The Ilanot botanical garden in Israel’s Sharon region is a unique woodland that started out in the 1950s as a testing ground for the acclimation of foreign trees. Staff from the Ministry of Agriculture’s forest research division planted around seven hundred different varieties of tree from all over the world in order to examine their degree of suitability to climate conditions in Israel and the possibility of using them in local forests.
In 1986 the investigations came to an end, and the site was abandoned. This unique arboretum and the wonderful trees it contained came under threat. KKL-JNF, however, stepped in and assumed responsibility for the site: now it boasts two and a half kilometers of well-surfaced trails that lead visitors among three hundred different varieties of tree. With the help of donations from Friends of KKL-JNF in the USA, the site has been rendered accessible to people with physical disabilities, and in 2015 it won an award from the Access Israel non-profit organization.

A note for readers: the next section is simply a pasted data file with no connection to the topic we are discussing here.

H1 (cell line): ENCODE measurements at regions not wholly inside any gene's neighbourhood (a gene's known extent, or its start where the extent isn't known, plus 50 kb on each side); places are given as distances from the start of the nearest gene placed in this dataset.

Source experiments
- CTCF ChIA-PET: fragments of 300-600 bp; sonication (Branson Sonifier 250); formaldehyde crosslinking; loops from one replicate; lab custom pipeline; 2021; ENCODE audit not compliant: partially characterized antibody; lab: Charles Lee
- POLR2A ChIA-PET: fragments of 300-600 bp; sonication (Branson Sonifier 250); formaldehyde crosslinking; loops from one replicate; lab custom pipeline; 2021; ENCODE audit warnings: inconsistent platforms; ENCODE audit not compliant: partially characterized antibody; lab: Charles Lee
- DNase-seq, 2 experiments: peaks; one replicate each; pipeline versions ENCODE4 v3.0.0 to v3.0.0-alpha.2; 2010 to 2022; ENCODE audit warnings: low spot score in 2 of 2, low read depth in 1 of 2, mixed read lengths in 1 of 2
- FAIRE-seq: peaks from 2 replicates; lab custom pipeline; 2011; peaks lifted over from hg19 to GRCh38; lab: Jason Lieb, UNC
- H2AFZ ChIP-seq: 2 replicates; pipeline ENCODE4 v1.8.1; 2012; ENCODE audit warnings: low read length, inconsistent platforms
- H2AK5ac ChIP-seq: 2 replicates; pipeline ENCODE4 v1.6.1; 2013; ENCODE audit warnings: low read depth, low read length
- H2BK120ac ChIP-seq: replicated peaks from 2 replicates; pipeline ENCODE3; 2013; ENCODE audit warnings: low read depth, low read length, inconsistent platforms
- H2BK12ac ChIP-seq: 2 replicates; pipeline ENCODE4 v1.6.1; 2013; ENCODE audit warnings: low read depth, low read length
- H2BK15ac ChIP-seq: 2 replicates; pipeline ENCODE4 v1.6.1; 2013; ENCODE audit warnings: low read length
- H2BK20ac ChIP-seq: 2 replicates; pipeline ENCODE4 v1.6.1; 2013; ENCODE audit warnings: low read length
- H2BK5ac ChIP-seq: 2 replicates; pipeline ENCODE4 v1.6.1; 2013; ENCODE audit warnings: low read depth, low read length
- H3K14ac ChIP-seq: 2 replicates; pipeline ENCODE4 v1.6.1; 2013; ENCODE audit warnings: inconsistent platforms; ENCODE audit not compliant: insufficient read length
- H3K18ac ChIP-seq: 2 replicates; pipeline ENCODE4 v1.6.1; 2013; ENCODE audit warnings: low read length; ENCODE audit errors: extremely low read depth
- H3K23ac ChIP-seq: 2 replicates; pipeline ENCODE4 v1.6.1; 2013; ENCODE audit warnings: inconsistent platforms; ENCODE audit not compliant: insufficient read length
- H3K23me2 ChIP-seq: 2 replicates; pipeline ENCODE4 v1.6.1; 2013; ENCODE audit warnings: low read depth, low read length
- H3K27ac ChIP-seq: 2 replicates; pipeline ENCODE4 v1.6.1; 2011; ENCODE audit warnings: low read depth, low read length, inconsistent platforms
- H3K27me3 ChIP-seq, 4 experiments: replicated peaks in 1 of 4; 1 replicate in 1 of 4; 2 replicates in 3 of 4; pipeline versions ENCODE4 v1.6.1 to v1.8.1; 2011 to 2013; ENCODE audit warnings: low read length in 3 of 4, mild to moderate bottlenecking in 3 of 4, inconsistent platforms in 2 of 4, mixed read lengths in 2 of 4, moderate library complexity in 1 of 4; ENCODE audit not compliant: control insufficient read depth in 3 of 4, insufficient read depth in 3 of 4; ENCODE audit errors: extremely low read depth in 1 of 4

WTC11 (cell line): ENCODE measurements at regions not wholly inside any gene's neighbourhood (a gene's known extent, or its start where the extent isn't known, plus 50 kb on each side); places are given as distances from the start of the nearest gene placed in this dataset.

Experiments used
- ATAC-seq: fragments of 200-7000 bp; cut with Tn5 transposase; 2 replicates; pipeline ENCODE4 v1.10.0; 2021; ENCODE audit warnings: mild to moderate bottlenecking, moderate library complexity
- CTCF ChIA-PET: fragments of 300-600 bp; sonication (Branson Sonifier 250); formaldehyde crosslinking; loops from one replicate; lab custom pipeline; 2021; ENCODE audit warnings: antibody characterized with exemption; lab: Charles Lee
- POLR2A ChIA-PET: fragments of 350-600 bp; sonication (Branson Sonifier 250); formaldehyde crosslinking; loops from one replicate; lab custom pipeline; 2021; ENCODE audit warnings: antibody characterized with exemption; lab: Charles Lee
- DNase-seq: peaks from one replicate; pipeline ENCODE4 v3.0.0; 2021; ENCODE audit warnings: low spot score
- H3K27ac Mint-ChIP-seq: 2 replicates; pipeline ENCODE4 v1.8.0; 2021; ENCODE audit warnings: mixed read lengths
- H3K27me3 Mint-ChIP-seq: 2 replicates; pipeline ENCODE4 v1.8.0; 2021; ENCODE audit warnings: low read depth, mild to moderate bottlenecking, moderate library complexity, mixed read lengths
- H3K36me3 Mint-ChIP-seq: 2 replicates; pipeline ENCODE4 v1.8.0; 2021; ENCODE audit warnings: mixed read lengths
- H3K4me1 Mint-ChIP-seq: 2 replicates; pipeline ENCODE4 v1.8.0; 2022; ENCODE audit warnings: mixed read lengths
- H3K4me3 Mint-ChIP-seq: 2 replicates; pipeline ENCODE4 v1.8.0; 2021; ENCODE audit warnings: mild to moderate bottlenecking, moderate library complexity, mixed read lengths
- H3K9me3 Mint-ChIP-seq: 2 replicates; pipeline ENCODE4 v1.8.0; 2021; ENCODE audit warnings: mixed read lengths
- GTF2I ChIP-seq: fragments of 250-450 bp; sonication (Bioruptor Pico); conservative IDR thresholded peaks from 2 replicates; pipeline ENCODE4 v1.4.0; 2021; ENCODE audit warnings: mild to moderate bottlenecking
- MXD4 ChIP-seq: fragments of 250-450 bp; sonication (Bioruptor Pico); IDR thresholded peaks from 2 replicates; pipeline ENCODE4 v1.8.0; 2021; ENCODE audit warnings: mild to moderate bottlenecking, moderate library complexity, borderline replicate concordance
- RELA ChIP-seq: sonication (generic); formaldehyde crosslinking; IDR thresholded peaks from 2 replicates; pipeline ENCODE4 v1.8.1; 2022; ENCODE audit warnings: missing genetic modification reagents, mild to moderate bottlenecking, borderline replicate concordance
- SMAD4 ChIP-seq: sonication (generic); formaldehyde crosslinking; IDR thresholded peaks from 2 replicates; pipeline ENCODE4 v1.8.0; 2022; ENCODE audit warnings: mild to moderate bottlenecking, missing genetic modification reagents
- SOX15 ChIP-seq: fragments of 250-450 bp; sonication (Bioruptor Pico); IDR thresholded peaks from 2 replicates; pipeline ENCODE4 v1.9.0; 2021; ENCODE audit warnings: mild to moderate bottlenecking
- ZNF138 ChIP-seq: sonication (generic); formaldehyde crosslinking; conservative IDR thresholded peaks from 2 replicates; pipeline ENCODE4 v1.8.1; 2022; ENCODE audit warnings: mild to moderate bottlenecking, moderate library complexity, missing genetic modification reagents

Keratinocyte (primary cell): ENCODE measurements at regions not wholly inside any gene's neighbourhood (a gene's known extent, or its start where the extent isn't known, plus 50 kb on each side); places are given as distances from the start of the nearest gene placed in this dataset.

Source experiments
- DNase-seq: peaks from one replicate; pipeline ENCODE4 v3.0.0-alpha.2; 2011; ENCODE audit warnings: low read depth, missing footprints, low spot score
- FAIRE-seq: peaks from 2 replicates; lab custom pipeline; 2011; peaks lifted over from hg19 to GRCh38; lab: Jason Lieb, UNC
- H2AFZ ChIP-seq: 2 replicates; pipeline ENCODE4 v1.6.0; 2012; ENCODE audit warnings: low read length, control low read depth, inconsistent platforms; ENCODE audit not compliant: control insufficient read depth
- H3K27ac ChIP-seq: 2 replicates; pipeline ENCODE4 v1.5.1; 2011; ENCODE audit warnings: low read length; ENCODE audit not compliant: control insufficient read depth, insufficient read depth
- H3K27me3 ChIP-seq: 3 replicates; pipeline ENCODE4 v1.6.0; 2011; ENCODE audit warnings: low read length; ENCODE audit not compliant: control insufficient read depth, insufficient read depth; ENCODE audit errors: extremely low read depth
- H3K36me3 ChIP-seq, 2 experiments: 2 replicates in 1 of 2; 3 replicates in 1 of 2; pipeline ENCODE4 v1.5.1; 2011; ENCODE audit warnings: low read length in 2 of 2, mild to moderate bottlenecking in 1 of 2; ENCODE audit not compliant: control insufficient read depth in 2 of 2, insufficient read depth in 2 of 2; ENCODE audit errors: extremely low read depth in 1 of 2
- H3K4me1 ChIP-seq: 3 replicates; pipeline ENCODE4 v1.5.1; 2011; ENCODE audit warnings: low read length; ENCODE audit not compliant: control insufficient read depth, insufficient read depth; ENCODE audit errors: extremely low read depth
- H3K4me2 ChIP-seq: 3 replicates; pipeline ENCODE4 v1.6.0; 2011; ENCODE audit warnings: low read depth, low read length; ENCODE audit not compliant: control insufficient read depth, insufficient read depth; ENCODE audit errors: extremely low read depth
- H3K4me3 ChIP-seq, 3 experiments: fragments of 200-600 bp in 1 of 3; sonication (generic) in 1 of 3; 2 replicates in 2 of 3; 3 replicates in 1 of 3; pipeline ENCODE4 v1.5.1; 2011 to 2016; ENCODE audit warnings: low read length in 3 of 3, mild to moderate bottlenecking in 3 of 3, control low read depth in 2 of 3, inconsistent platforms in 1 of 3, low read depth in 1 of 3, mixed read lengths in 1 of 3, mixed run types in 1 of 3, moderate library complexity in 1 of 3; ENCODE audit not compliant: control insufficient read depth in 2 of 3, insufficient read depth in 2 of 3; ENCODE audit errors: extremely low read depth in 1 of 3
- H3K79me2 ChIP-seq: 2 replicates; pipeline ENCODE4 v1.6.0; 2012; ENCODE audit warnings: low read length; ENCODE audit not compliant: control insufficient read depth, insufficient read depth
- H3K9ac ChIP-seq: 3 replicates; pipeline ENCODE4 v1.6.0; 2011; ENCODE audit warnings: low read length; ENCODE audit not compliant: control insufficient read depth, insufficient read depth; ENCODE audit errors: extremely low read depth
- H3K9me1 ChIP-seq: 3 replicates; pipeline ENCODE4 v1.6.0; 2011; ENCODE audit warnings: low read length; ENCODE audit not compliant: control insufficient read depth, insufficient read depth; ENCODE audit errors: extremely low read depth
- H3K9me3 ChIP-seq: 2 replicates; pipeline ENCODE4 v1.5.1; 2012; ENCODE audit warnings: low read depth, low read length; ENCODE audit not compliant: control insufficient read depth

Ilanot Forest, which lies to the east of the botanical garden, offers eucalyptus groves and open areas of red loam (hamra). Soil of this kind provides a habitat for many flower species that bloom in winter and spring, and in mid-February the coastal iris (Iris atropurpurea), one of Israel’s most beautiful flowers, can be found here. In the past Tabor oaks were the most common native tree in the Sharon region. Many of these trees are now under threat from building projects in different parts of Israel, and KKL-JNF has saved many of them by moving them and transplanting them in Ilanot Forest.
Natural areas of red loam have also greatly decreased as a result of construction and infrastructure work, and the Iris Trail offers visitors an opportunity to acquaint themselves with the red loam landscapes of the Sharon.